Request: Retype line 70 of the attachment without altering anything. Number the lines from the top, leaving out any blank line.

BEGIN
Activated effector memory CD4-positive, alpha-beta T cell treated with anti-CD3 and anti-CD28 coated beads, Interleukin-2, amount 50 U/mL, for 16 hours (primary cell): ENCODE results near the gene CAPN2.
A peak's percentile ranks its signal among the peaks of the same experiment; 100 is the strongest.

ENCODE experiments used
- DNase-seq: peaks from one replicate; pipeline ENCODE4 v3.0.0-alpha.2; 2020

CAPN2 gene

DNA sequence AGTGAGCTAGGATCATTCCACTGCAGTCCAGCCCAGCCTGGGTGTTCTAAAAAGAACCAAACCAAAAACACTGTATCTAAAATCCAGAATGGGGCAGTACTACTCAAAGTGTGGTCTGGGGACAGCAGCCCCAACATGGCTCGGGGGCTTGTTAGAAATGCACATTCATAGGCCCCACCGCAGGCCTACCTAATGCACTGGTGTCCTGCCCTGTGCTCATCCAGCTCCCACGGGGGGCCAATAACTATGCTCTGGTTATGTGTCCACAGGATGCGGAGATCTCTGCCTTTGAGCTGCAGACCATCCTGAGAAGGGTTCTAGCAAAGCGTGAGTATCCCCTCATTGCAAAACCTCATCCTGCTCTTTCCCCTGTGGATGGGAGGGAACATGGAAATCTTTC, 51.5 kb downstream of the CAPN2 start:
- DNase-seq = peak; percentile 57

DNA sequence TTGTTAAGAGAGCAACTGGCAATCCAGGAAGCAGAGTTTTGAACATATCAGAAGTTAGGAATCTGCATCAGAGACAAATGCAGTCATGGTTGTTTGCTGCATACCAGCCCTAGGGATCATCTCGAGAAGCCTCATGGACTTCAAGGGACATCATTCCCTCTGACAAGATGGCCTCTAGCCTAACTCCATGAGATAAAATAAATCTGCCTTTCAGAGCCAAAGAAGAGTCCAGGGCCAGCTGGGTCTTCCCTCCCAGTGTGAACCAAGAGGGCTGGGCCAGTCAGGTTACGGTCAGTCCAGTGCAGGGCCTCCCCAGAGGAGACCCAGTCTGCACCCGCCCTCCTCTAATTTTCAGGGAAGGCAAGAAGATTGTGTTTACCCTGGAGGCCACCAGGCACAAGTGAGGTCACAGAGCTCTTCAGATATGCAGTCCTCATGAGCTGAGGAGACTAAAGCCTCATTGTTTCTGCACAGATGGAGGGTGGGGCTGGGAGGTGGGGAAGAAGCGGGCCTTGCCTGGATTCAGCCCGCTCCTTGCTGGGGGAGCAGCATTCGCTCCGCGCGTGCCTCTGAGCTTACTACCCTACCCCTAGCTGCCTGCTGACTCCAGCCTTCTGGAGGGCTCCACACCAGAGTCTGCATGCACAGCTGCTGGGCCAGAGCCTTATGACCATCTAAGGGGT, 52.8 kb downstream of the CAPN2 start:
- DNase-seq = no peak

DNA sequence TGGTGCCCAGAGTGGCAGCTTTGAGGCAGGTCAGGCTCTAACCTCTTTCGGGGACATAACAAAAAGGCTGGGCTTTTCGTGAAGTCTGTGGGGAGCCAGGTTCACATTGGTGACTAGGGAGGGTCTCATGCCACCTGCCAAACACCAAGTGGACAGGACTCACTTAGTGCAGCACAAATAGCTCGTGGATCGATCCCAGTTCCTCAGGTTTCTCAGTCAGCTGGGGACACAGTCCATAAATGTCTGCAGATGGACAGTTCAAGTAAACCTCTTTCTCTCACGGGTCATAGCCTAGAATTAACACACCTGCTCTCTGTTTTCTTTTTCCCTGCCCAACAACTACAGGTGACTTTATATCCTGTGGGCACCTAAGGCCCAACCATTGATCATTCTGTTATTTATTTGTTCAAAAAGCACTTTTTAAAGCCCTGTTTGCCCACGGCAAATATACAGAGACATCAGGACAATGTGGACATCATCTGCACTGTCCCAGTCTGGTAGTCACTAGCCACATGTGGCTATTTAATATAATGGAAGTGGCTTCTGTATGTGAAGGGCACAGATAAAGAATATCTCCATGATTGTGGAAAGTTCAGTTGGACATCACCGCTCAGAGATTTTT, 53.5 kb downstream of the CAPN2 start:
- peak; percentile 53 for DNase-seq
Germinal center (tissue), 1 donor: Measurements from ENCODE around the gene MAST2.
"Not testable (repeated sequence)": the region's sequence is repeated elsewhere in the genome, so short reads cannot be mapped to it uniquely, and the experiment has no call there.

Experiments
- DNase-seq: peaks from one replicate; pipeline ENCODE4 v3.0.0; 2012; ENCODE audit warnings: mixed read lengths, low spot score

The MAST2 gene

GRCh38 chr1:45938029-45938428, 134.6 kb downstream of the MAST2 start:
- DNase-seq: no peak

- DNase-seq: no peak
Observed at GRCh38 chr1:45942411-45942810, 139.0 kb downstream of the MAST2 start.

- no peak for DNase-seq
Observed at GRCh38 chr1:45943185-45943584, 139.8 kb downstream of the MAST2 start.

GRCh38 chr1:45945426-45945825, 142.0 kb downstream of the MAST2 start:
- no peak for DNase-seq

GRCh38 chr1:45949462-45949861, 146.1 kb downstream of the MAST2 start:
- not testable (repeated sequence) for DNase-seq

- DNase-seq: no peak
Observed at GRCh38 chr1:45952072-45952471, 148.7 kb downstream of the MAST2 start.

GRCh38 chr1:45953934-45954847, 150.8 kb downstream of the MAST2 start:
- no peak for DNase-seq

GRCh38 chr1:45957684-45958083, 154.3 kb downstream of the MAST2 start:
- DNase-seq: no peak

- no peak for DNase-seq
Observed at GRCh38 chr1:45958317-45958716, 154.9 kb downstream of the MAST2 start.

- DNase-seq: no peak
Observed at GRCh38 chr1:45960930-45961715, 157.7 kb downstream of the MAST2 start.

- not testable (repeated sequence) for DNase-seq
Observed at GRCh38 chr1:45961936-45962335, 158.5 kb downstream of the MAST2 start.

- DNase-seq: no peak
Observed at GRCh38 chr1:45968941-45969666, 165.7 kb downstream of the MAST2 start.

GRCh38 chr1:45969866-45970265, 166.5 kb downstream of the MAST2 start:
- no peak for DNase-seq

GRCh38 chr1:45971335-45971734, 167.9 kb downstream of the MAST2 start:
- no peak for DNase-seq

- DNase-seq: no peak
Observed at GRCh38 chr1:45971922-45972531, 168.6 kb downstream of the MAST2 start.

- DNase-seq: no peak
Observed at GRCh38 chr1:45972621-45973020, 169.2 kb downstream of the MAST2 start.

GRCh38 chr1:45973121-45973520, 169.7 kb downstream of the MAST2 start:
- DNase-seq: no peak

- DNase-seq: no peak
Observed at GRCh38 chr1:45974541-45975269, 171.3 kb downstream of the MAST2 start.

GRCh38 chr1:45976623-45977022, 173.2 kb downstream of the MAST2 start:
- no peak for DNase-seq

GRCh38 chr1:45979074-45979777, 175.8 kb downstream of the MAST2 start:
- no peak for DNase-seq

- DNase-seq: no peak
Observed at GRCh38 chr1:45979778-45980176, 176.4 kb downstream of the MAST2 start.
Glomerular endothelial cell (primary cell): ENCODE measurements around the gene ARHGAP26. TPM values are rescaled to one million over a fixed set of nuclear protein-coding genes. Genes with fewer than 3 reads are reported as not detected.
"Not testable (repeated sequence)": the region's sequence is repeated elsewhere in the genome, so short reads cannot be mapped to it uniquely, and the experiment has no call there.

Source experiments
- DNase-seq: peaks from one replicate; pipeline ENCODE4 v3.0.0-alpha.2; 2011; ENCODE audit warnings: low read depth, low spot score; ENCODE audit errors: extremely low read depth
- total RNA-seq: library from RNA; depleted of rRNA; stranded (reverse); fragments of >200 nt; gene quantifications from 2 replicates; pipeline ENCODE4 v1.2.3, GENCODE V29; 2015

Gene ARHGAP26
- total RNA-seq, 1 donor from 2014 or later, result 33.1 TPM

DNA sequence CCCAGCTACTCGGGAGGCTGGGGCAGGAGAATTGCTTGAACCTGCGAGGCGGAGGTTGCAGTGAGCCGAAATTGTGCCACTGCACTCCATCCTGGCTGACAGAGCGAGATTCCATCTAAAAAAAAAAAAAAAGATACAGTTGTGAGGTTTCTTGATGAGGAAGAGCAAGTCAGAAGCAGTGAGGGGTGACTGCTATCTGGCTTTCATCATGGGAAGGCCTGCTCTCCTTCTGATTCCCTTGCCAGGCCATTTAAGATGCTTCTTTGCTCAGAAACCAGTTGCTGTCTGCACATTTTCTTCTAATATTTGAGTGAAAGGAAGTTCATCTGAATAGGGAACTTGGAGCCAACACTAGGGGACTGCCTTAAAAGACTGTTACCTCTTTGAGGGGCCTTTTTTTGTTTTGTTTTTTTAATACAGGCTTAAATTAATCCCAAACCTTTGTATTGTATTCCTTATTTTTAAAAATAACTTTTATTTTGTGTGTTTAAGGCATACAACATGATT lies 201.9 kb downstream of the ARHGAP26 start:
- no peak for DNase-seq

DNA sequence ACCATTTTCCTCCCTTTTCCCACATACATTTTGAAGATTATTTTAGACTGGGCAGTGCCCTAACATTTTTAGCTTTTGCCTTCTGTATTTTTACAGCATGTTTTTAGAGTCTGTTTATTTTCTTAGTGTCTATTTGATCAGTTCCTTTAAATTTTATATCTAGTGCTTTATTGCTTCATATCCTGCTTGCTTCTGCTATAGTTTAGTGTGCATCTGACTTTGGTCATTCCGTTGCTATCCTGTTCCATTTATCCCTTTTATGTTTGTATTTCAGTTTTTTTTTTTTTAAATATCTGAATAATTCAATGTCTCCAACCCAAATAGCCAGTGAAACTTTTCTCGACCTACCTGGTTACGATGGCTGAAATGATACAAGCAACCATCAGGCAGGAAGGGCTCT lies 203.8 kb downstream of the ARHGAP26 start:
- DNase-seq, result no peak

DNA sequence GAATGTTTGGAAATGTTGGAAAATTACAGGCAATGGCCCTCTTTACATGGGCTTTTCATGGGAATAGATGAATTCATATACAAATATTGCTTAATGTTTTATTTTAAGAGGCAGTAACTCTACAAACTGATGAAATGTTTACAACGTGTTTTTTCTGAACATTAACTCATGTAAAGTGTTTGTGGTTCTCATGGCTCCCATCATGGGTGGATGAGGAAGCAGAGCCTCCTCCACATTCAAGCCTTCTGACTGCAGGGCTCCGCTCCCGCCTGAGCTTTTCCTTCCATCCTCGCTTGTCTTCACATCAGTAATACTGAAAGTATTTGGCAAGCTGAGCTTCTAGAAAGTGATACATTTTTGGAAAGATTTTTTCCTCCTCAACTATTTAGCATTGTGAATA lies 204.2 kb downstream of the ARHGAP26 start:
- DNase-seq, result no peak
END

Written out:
DNA sequence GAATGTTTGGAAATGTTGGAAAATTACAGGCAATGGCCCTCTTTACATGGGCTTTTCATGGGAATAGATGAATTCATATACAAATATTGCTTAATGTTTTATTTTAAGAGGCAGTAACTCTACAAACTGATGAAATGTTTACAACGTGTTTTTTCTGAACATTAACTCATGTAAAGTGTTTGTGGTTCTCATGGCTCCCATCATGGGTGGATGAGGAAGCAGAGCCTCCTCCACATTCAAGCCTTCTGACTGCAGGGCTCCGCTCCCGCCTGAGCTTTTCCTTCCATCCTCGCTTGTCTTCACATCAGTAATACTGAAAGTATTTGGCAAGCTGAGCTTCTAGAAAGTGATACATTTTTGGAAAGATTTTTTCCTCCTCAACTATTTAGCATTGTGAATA lies 204.2 kb downstream of the ARHGAP26 start: